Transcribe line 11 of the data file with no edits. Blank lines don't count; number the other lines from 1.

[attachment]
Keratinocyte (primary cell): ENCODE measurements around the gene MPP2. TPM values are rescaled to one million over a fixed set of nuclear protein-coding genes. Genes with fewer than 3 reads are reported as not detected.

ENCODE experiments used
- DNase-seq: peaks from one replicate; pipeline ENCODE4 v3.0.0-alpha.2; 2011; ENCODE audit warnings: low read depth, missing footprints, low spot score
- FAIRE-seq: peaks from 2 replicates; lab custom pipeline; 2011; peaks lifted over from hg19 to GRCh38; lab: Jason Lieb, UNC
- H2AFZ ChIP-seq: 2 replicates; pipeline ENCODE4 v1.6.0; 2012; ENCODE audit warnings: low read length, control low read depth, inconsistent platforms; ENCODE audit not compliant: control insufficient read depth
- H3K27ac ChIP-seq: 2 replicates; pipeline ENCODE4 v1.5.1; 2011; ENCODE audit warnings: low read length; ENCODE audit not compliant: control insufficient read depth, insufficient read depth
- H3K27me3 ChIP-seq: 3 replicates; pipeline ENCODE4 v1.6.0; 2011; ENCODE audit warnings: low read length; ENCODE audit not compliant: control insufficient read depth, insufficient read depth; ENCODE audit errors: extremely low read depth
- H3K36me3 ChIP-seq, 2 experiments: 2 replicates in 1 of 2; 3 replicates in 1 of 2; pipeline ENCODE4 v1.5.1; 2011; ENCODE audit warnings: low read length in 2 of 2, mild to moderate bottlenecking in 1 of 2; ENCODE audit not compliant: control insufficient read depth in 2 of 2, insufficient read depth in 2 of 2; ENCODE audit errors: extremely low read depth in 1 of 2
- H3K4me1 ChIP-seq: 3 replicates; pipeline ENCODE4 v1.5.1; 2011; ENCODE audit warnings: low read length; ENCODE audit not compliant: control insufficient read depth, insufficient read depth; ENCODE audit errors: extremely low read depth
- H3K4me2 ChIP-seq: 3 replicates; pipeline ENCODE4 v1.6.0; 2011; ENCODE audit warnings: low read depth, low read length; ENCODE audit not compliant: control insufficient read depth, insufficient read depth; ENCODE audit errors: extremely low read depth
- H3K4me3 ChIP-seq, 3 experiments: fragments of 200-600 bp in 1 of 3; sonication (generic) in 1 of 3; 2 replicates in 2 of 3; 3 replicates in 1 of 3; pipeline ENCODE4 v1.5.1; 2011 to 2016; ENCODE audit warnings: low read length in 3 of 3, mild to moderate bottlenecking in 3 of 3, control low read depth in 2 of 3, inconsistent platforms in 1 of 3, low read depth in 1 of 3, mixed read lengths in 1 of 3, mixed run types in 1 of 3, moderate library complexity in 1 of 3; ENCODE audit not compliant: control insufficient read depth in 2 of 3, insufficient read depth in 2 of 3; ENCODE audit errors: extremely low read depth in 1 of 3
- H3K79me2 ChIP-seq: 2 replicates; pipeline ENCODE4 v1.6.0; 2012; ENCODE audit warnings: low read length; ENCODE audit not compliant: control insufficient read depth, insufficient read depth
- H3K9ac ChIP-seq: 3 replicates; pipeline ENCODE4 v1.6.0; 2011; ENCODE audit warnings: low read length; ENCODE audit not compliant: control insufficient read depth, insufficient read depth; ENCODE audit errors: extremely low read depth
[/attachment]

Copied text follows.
- H3K4me3 ChIP-seq, 3 experiments: fragments of 200-600 bp in 1 of 3; sonication (generic) in 1 of 3; 2 replicates in 2 of 3; 3 replicates in 1 of 3; pipeline ENCODE4 v1.5.1; 2011 to 2016; ENCODE audit warnings: low read length in 3 of 3, mild to moderate bottlenecking in 3 of 3, control low read depth in 2 of 3, inconsistent platforms in 1 of 3, low read depth in 1 of 3, mixed read lengths in 1 of 3, mixed run types in 1 of 3, moderate library complexity in 1 of 3; ENCODE audit not compliant: control insufficient read depth in 2 of 3, insufficient read depth in 2 of 3; ENCODE audit errors: extremely low read depth in 1 of 3